"It's fine," she said, "you're going to be fine."

But my wrists and arms were covered in bruises and track marks. The nurses and doctors kept changing. No one knew when I was going to go home. I'd been told I was going home Wednesday, but that didn't happen. I was lucky to get the catheter out (I had to beg and beg). If you want to torture someone, put them in a dank, cold, whitewashed room and leave them alone there. Come in and randomly draw blood and confuse their eating schedules (I had one idiot nurse turn my food away because she was looking at the previous day's meal chart for me), give them a good case of thrush so by the time they're ready to eat solid food swallowing is painful, keep the lights coming on and off and having strange people come in and out and make them lie around in their own blood and urine for three days, and see how it goes.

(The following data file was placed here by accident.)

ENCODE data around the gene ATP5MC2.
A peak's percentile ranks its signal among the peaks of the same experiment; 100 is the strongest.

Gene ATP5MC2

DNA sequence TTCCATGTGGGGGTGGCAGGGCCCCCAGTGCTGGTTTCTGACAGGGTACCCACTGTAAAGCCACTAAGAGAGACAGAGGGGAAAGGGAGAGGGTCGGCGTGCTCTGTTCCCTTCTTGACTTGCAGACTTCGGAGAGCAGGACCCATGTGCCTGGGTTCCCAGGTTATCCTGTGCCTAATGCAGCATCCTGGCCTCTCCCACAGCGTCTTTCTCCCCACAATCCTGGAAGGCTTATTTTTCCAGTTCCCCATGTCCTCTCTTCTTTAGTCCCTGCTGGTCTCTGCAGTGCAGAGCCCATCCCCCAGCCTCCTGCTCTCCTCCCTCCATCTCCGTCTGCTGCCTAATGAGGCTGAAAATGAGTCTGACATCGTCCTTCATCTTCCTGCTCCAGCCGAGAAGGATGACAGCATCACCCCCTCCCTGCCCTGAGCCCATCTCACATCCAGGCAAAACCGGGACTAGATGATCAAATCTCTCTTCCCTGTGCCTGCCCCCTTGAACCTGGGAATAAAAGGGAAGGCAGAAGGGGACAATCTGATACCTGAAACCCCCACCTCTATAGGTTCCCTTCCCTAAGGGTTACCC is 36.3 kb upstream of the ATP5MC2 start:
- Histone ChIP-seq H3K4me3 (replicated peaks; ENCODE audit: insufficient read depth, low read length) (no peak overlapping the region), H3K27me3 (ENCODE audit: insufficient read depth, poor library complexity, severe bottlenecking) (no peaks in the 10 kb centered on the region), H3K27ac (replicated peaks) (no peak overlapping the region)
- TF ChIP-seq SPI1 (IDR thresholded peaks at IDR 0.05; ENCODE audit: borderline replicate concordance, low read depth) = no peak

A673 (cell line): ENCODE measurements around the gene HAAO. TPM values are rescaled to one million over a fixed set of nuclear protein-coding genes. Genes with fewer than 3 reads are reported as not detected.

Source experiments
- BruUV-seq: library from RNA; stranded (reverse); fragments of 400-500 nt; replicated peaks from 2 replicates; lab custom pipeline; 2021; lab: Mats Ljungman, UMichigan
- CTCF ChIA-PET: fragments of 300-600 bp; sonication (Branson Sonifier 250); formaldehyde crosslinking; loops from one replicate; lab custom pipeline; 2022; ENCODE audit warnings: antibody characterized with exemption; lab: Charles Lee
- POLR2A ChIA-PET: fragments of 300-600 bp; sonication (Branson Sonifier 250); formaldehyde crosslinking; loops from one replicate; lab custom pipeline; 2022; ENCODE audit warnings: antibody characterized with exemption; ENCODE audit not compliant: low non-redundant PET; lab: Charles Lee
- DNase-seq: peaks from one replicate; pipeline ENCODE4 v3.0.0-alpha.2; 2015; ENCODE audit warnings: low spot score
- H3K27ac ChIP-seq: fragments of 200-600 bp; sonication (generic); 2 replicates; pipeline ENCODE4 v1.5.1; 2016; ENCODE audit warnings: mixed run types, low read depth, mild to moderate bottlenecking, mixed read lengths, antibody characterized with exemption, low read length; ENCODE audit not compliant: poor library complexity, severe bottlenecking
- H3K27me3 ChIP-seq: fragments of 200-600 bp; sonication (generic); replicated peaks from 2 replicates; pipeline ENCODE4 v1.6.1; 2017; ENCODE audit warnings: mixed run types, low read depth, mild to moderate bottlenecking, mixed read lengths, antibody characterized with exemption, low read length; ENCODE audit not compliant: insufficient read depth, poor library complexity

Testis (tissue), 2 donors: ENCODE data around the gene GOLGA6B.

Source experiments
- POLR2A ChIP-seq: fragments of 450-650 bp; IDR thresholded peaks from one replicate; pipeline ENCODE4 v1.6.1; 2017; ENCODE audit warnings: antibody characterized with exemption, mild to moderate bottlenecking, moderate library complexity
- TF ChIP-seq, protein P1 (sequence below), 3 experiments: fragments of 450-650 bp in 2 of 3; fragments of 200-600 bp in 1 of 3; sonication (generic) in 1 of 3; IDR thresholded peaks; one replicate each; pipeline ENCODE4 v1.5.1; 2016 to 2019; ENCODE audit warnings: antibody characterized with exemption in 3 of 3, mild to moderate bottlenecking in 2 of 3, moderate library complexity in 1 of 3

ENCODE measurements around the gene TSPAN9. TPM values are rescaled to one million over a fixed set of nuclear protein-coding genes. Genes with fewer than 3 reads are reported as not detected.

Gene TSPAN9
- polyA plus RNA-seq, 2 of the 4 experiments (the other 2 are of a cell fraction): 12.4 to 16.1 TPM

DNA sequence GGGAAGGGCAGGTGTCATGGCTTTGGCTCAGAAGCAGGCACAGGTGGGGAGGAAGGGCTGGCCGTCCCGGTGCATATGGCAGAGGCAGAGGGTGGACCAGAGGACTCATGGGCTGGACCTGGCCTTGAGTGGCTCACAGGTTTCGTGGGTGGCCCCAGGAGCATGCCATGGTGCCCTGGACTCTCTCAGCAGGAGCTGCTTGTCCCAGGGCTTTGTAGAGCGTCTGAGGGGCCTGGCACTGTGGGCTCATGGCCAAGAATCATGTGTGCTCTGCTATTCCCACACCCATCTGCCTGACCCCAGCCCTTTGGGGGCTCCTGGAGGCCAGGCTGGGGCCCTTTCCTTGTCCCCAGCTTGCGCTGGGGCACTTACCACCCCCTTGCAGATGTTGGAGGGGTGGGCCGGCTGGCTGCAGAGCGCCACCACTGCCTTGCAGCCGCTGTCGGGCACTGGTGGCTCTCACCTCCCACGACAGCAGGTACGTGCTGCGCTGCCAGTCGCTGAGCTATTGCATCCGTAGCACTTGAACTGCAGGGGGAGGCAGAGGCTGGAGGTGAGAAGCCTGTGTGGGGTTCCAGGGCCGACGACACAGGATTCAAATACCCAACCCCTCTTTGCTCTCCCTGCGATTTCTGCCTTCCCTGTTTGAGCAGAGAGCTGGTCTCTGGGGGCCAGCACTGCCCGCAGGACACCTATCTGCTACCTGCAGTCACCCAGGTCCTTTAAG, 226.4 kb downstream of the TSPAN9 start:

Three days was my breaking point. I lay there in bed and sobbed and clutched at a bunched up blanket.

Then I was done.

They kept me until Thursday, after much debate among a number of doctors.

I picked up how to do the shots pretty easily, so I guess they felt it was best to send me home before my hospital bill reached 50K (we have a running bet about how much this will be. I have a $2500 deductible, then my insurance pays 80%, and I'll pay the other 20%. Guess where my money's going if I ever sell a book?).

I spent $400 out of pocket for medication, and tottered home with Jenn and my mom.

Jenn saved my life. I was and am lucky to have her. She made surviving the hospital possible. My mom's been invaluable here just for helping with basic things like taking out the trash and doing the laundry and getting us food. I'm so happy to have them both here. I love them so much.